Winner of the New Statesman SPERI Prize in Political Economy 2016

Friday, 24 June 2016

The triumph of the tabloids

There is a lot of talk right now about an angry, mainly old working class who used Brexit as a way of kicking back at an establishment that had brought them nothing but grief over the last decade. The Leave campaign managed to channel that into anger at the EU, even though it had precious little to do with the EU. The key is to ask how did that happen, and why did it not happen just one year ago?

In the 2015 general election Labour highlighted the decline in UK real wages, and promised more money for public services. They were defeated - no angry electorate wanting to get rid of the establishment then. Did that electorate feel passionate about European migration? UKIP only managed to get one MP elected. 

In 2015 the electorate voted Cameron back in because they thought the Conservatives were more competent at running the economy, and that Cameron would be a better leader than Miliband. In the last few hours we can clearly see that both beliefs are incorrect, and some of us said it back then. But that cannot be the whole story because that same leader with the same economic competence has just been heavily defeated.

Did people just vote for the higher food and petrol prices that sterling’s depreciation will bring? Of course not. Nor did they vote for a possible recession. They did vote for lower immigration, but only in a small minority of cases because they dislike immigrants. People thought less immigration would lead to a better NHS, more secure jobs and higher real wages. They may get lower immigration, in time, but they will certainly will not get a better NHS and substantially better working conditions as a result.

It is tragic that we have left the EU. But what is equally tragic is that people who voted for that are very quickly going to find out that they were sold a pig in a poke. They have been deceived, and that will only increase the disillusion and disenchantment with the political system. Of course we should blame Johnson and Farage and the rest: the UK has paid a very high price to facilitate political ambition. Of course we should blame Cameron and Osborne for taking the referendum gamble and stoking anger with austerity. But a few politicians alone are not capable of fooling the electorate so consistently. To do that they need to control the means of communicating information.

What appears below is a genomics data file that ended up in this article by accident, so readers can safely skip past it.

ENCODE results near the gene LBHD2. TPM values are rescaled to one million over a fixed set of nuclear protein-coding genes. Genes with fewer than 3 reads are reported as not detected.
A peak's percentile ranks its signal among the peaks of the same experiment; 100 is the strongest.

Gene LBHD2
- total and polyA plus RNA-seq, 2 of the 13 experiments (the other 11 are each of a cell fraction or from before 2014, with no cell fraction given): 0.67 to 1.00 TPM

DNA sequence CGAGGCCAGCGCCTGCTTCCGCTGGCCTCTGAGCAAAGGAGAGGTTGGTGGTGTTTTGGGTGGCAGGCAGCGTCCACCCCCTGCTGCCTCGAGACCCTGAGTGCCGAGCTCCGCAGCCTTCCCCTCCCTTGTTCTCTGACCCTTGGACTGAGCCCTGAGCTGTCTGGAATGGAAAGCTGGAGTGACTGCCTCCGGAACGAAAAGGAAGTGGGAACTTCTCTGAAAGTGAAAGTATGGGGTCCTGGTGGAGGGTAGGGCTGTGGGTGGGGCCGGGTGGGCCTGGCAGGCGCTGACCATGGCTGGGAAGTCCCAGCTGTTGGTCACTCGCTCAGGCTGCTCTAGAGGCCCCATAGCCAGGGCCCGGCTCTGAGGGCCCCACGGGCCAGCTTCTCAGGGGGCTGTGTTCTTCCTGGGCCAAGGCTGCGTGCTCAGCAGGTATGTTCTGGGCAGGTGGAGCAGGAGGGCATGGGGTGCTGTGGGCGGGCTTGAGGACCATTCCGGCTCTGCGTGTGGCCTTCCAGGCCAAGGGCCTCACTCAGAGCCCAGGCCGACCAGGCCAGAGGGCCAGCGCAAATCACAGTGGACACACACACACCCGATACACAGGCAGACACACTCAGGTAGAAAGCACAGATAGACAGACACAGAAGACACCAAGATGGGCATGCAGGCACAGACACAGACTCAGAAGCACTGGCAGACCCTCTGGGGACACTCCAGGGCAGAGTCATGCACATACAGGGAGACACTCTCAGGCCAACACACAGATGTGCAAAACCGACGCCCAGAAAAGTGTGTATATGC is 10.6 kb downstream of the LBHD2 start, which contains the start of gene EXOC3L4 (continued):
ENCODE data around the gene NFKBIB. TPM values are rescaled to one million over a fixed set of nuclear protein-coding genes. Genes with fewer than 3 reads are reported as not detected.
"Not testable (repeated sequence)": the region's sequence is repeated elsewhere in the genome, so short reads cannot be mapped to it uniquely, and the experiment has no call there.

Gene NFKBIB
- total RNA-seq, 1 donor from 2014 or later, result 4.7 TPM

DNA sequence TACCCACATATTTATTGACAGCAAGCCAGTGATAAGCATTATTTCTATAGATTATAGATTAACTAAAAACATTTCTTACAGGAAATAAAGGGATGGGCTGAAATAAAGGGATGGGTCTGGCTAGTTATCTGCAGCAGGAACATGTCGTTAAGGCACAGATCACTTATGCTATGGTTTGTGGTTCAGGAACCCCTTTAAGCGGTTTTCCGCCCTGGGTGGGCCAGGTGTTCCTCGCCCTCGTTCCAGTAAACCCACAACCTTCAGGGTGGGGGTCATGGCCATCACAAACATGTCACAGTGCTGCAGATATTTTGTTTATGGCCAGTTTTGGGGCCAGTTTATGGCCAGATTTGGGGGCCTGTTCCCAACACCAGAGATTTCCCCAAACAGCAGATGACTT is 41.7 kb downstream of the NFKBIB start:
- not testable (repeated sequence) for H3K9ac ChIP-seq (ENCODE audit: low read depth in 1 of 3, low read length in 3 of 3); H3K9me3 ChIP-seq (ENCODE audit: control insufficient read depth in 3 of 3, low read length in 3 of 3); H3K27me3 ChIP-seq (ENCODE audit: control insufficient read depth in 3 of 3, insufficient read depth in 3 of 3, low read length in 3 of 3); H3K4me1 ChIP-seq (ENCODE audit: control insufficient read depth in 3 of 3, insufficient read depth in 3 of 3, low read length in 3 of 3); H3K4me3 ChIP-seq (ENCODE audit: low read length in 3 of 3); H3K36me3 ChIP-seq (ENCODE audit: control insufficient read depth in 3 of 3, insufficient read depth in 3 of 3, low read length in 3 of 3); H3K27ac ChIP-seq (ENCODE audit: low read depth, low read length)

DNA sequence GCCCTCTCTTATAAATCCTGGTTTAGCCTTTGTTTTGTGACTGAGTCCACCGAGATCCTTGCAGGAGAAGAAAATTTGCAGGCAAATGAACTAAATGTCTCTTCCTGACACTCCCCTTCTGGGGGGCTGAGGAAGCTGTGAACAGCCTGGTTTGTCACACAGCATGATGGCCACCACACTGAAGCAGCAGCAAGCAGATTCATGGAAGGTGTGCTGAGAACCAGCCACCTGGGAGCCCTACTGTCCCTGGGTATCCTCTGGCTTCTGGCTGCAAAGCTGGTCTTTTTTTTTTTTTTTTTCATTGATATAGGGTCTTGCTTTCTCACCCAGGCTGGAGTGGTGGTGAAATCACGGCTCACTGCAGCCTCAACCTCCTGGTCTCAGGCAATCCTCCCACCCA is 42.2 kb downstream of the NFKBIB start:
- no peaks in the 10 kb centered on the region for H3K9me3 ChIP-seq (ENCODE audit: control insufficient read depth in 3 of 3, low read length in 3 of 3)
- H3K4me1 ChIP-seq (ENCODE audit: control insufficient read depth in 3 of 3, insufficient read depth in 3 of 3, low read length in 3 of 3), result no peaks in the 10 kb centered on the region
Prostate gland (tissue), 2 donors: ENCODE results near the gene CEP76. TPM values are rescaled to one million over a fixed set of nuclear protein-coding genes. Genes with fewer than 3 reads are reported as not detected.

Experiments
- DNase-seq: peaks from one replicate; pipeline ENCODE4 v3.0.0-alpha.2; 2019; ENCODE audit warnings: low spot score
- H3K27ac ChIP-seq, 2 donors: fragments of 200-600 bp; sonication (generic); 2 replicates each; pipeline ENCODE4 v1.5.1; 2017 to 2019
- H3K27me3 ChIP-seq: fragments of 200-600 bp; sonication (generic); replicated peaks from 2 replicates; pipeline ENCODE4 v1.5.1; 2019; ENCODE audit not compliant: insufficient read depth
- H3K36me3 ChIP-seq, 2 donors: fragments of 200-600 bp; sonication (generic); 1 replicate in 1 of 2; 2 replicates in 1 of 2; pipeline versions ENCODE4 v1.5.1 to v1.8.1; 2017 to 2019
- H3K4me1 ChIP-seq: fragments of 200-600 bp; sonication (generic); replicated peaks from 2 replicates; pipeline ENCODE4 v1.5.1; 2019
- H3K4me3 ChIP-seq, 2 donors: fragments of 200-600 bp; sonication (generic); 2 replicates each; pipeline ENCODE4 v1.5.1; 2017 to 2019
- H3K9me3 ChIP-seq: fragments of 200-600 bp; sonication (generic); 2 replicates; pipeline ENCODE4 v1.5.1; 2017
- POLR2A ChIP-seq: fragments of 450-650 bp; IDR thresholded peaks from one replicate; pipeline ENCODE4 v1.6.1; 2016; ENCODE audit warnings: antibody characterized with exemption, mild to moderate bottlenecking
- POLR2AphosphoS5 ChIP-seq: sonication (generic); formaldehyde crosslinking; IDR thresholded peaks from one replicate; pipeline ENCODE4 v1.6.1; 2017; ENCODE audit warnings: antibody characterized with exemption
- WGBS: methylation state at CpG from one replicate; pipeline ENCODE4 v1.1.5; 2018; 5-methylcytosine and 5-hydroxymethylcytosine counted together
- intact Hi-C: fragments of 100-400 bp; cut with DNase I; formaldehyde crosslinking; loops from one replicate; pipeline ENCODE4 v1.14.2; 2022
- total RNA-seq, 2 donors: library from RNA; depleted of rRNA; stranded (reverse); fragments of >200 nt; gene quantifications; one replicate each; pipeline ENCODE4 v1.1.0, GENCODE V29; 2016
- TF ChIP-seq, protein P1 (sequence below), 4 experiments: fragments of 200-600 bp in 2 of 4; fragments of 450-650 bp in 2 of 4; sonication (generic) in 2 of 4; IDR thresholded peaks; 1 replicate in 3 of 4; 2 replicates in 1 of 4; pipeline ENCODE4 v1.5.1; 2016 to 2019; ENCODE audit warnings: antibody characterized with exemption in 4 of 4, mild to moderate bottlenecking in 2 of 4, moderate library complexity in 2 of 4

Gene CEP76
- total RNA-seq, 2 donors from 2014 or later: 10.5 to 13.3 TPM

In 2015 I argued that mediamacro had won it for Cameron and Osborne, and pretty well no one took this seriously. Just a year later, the united voice of economists has been successfully dismissed as Project Fear. Not by the people, but by politicians working together with most of the tabloid press, and a broadcast media obsessed with 'balance'. The tabloid press has groomed its readers for Brexit. If any good is to come out of this, it will involve defeating most of the tabloid press, and then forever reducing their influence. And given the power of that media, this can only be done by a united opposition that is prepared to cooperate in an effort to beat Johnson and Farage.

There is also a very big warning here for the US. Clinton may be ahead now, but do not underestimate the power of the media (which is still giving Trump much more coverage) to turn that around.

Brexit is perhaps the first major casualty of the political populism that has followed the financial crisis and austerity. That populism triumphed in the UK because the establishment underestimated its power and did nothing to tackle the resentment on which it feeds and the misinformation on which it thrives. It has been strong enough to turn a traditionally outward looking nation into one that turns its back on its neighbours. The leaders as well as the people of other countries should not make the same mistake as the UK just made.



67 comments:

  1. What amazes me about your post is that it blatantly ignores one fact (but actually alludes it to re the comment about UKIP) which explains the disconnect between last years election result and the referendum.